However, while the colloquial expression “starving student” is a familiar one, plenty may be surprised to learn just how many college-going Americans are actually struggling with hunger and homelessness.
A 2018 survey by Temple University and the Wisconsin HOPE Lab of 43,000 students at 66 institutions in 20 states found that a quarter of college students skipped meals or cut portion sizes because they couldn’t afford enough food. And about 9 percent of university students and 12 percent of community college students reported going homeless within the year prior to the survey.
With a growing number of students having to choose between eating and learning, colleges throughout the nation have been opening food pantries and resource centers. But SJSU, which claims the highest population of homelessness in the 23-campus California State University system with 4,300 unhoused students, has been repeatedly criticized for not doing enough to help.
In addition to the 30 hours per week he spends serving burgers and fries animal-style, Alejandro Mayorga is a San Jose State sociology major with an emphasis in community change. He transferred from a community college in Inglewood and hopes to graduate in the spring. Last year was his first as a member of the Student Homeless Alliance (SHA), an organization that seeks to call attention to the plight of unhoused students and campaigns for meaningful action. The coalition has made headlines in recent months by camping outside on college campuses and calling on school administrators to do more to address the plight of students who can’t make ends meet.
The SHA has three main demands of SJSU. They are calling for a minimum of 10 parking spots in the Seventh Street Parking Garage for safe sleeping—an increase from the originally promised five to seven spots that the SJSU administration agreed to last July but has yet to enact; a minimum of 12 beds where homeless students may stay up to 60 days (an expansion from the two beds for two weeks that is now offered); and $2,500 emergency grants for students to remain in housing if they cannot afford rent.
These demands were enumerated in a Change.org petition created seven months ago and signed by more than 1,200 people. The impetus for the petition was the 2018 CSU Chancellor’s Office Study of Student Basic Needs, which reported that 13.2 percent of students had experienced homelessness in 2017.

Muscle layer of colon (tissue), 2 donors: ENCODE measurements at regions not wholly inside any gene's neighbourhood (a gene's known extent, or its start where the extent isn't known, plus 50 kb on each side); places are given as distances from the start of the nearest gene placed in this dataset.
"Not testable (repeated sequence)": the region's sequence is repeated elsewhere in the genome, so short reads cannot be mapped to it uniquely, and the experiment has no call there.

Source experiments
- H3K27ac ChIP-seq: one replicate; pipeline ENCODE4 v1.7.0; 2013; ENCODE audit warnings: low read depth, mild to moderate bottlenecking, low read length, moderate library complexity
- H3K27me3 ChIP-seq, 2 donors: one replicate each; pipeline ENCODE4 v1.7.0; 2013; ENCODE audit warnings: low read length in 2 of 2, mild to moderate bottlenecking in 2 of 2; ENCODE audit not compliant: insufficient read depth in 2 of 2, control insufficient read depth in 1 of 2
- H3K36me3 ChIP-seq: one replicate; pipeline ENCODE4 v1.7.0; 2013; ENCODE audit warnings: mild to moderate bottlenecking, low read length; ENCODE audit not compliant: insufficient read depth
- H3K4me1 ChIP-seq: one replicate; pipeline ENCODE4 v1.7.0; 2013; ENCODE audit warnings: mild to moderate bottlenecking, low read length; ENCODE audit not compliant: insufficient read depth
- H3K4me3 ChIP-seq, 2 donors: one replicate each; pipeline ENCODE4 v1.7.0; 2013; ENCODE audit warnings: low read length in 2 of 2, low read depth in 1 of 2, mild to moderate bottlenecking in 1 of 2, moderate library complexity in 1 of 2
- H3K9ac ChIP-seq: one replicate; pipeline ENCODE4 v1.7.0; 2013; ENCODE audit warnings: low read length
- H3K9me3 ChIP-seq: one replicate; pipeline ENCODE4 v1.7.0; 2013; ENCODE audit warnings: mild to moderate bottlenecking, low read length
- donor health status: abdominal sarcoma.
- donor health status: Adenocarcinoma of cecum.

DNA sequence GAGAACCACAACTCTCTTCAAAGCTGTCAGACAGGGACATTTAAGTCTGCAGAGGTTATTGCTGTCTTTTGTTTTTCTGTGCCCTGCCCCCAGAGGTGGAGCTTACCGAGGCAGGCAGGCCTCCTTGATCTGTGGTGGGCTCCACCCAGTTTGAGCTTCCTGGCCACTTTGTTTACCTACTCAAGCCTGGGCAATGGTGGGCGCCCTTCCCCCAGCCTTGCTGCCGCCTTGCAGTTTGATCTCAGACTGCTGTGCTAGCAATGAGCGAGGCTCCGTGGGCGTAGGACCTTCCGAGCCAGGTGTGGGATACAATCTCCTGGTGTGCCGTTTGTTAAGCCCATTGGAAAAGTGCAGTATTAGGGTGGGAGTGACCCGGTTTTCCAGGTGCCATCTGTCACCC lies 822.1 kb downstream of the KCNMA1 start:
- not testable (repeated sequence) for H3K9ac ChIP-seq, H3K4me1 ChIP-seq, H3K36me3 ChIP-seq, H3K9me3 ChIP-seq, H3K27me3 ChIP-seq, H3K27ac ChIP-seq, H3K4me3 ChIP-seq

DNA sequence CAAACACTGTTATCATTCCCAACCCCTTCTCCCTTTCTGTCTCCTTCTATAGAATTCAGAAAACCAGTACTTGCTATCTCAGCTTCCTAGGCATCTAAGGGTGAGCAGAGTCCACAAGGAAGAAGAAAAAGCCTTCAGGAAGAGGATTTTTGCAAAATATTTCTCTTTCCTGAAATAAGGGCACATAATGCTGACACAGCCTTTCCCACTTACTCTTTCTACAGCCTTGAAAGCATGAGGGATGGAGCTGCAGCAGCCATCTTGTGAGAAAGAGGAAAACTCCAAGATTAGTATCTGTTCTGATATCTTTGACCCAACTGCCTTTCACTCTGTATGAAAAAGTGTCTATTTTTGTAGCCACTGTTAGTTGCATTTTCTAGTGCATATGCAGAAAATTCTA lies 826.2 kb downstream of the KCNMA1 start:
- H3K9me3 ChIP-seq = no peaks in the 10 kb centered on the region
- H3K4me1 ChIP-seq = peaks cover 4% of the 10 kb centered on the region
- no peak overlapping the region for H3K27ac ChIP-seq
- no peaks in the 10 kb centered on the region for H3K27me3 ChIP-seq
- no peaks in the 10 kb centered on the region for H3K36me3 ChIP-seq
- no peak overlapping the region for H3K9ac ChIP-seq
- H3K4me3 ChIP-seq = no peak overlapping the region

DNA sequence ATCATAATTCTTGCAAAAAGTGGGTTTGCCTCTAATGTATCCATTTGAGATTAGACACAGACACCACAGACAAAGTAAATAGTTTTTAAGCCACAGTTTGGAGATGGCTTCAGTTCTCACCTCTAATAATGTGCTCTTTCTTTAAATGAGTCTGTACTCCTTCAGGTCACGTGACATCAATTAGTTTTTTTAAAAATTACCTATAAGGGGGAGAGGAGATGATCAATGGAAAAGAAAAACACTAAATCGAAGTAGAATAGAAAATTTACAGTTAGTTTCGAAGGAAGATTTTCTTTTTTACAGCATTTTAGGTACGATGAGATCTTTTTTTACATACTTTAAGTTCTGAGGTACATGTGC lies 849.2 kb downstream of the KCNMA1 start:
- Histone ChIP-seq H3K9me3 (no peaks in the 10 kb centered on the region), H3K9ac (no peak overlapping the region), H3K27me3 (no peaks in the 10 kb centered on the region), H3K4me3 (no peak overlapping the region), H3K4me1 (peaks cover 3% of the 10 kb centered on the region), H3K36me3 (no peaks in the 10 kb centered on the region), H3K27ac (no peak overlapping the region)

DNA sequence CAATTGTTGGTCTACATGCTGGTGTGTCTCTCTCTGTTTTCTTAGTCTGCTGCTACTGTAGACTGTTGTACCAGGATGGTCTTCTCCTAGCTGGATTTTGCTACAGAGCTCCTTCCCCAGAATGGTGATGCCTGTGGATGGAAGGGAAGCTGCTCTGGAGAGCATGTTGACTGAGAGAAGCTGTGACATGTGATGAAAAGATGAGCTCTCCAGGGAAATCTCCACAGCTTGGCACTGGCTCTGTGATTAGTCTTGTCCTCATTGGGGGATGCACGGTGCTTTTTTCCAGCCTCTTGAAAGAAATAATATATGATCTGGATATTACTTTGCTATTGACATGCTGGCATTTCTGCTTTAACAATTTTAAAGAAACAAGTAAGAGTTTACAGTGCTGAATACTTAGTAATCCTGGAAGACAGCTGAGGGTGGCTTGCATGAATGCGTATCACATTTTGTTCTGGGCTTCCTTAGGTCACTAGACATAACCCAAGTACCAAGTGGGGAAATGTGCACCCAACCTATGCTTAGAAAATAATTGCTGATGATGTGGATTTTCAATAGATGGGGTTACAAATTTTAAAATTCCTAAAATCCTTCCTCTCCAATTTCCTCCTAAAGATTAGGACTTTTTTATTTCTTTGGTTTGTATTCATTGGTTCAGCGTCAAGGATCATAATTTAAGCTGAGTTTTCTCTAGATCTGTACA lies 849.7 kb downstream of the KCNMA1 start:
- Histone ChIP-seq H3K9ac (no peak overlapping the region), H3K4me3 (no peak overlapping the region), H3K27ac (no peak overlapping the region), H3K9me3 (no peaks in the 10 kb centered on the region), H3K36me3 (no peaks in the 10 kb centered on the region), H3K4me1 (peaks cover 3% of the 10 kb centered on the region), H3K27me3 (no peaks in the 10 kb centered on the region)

One of the petition’s supporters, Tracey McTague, commented, “As a West Valley College community member and one who has had a homeless experience in college, I fully support SJSU students and the Homeless Student Alliance. With Google moving in next door, what benefit will our community students see, except ever higher rents and increasing expenses? How will the local community compete with Big Private University for good local jobs? This must be addressed in San Jose now, not after Google moves in.”
This year, SHA members have connected with homeless advocates such as Jen Loving at the nonprofit Destination: Home and Pastor Scott Wagers from Community Homeless Alliance Ministry (CHAM). They’ve also been to homeless encampments and provided water and other services to those in need.
Recent SJSU graduate Mayra Bernabe, who served as president of SHA for the past academic year, got involved with the organization through a social action class, where she learned about homeless and hungry students.
Part of SHA’s campaign last year involved setting up booths that offered hot cocoa, granola bars and mini donuts to students. Bernabe worked these events and talked firsthand with students experiencing food and housing insecurity, asking them what they thought about SHA’s demands. Through these conversations she met many students who had faced housing insecurity or homelessness in a previous semester.